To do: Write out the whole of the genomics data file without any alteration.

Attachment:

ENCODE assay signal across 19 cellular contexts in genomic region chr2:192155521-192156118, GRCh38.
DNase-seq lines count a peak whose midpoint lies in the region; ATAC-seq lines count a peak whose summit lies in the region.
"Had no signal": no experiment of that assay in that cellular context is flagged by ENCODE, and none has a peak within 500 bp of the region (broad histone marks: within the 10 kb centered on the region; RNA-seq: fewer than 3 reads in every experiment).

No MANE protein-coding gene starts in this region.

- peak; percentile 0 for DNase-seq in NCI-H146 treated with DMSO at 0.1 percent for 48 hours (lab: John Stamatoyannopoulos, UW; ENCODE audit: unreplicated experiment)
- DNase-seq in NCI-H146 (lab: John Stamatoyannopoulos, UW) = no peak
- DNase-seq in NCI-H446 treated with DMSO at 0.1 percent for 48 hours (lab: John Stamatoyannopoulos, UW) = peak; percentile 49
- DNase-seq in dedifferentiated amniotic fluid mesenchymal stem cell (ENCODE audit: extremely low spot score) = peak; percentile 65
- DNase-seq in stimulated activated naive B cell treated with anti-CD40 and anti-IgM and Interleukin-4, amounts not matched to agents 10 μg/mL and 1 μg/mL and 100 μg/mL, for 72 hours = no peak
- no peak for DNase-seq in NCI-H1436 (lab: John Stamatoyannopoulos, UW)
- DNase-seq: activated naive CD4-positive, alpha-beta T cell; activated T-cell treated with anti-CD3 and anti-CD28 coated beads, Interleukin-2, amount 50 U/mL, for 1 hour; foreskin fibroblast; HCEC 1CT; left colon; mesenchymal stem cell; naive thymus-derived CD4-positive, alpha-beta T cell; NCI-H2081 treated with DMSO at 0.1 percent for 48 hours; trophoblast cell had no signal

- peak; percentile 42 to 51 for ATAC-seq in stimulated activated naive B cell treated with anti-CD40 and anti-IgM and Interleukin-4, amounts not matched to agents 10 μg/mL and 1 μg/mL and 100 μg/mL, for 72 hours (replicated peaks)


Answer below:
ENCODE assay signal across 19 cellular contexts in genomic region chr2:192155521-192156118, GRCh38.
DNase-seq lines count a peak whose midpoint lies in the region; ATAC-seq lines count a peak whose summit lies in the region.
"Had no signal": no experiment of that assay in that cellular context is flagged by ENCODE, and none has a peak within 500 bp of the region (broad histone marks: within the 10 kb centered on the region; RNA-seq: fewer than 3 reads in every experiment).

No MANE protein-coding gene starts in this region.

- peak; percentile 0 for DNase-seq in NCI-H146 treated with DMSO at 0.1 percent for 48 hours (lab: John Stamatoyannopoulos, UW; ENCODE audit: unreplicated experiment)
- DNase-seq in NCI-H146 (lab: John Stamatoyannopoulos, UW) = no peak
- DNase-seq in NCI-H446 treated with DMSO at 0.1 percent for 48 hours (lab: John Stamatoyannopoulos, UW) = peak; percentile 49
- DNase-seq in dedifferentiated amniotic fluid mesenchymal stem cell (ENCODE audit: extremely low spot score) = peak; percentile 65
- DNase-seq in stimulated activated naive B cell treated with anti-CD40 and anti-IgM and Interleukin-4, amounts not matched to agents 10 μg/mL and 1 μg/mL and 100 μg/mL, for 72 hours = no peak
- no peak for DNase-seq in NCI-H1436 (lab: John Stamatoyannopoulos, UW)
- DNase-seq: activated naive CD4-positive, alpha-beta T cell; activated T-cell treated with anti-CD3 and anti-CD28 coated beads, Interleukin-2, amount 50 U/mL, for 1 hour; foreskin fibroblast; HCEC 1CT; left colon; mesenchymal stem cell; naive thymus-derived CD4-positive, alpha-beta T cell; NCI-H2081 treated with DMSO at 0.1 percent for 48 hours; trophoblast cell had no signal

- peak; percentile 42 to 51 for ATAC-seq in stimulated activated naive B cell treated with anti-CD40 and anti-IgM and Interleukin-4, amounts not matched to agents 10 μg/mL and 1 μg/mL and 100 μg/mL, for 72 hours (replicated peaks)